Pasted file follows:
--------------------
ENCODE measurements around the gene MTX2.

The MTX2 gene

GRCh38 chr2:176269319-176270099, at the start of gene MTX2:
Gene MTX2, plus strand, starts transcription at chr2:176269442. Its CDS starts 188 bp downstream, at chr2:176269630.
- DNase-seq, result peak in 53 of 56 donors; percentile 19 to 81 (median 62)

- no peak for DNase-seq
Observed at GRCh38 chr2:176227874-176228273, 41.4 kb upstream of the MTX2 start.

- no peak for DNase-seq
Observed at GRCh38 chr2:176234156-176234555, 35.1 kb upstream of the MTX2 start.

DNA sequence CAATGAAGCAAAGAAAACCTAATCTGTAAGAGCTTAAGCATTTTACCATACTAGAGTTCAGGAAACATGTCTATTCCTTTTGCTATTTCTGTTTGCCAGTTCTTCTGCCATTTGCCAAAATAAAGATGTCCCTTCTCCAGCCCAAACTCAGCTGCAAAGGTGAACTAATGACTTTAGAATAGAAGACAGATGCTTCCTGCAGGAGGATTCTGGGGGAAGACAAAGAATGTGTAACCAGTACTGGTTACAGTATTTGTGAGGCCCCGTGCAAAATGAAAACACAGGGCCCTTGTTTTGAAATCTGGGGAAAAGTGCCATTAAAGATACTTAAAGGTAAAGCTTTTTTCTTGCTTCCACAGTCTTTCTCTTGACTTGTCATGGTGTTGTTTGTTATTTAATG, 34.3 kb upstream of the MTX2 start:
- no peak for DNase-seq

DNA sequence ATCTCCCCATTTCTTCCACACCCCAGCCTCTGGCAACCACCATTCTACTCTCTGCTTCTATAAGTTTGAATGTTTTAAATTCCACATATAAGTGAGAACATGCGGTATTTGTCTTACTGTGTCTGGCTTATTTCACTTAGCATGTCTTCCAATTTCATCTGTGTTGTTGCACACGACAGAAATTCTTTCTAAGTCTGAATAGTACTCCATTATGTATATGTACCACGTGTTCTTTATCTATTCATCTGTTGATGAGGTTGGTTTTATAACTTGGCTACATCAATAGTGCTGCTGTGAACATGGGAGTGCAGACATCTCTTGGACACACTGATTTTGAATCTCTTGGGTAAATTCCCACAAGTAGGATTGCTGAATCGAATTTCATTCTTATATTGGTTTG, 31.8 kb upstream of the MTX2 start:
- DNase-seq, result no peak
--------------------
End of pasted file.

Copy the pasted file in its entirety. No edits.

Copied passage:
ENCODE measurements around the gene MTX2.

The MTX2 gene

GRCh38 chr2:176269319-176270099, at the start of gene MTX2:
Gene MTX2, plus strand, starts transcription at chr2:176269442. Its CDS starts 188 bp downstream, at chr2:176269630.
- DNase-seq, result peak in 53 of 56 donors; percentile 19 to 81 (median 62)

- no peak for DNase-seq
Observed at GRCh38 chr2:176227874-176228273, 41.4 kb upstream of the MTX2 start.

- no peak for DNase-seq
Observed at GRCh38 chr2:176234156-176234555, 35.1 kb upstream of the MTX2 start.

DNA sequence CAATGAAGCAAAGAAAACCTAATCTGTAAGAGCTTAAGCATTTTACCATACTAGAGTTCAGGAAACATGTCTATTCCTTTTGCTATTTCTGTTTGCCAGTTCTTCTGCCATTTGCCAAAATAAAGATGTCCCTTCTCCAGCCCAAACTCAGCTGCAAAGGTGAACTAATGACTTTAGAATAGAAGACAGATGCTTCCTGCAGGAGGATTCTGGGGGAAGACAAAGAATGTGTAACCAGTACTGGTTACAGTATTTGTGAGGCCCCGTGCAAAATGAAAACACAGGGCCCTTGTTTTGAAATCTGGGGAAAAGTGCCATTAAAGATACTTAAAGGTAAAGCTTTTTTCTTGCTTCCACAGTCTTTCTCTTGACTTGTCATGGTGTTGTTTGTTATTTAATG, 34.3 kb upstream of the MTX2 start:
- no peak for DNase-seq

DNA sequence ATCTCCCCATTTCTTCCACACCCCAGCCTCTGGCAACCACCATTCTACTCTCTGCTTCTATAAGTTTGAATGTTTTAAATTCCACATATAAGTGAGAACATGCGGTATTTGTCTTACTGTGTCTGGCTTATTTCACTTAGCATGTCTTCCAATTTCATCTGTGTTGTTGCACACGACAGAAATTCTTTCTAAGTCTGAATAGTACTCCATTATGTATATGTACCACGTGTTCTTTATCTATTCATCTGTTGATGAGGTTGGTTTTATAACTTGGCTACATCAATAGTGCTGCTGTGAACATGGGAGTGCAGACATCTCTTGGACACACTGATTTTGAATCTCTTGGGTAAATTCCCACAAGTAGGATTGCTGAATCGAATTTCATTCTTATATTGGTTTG, 31.8 kb upstream of the MTX2 start:
- DNase-seq, result no peak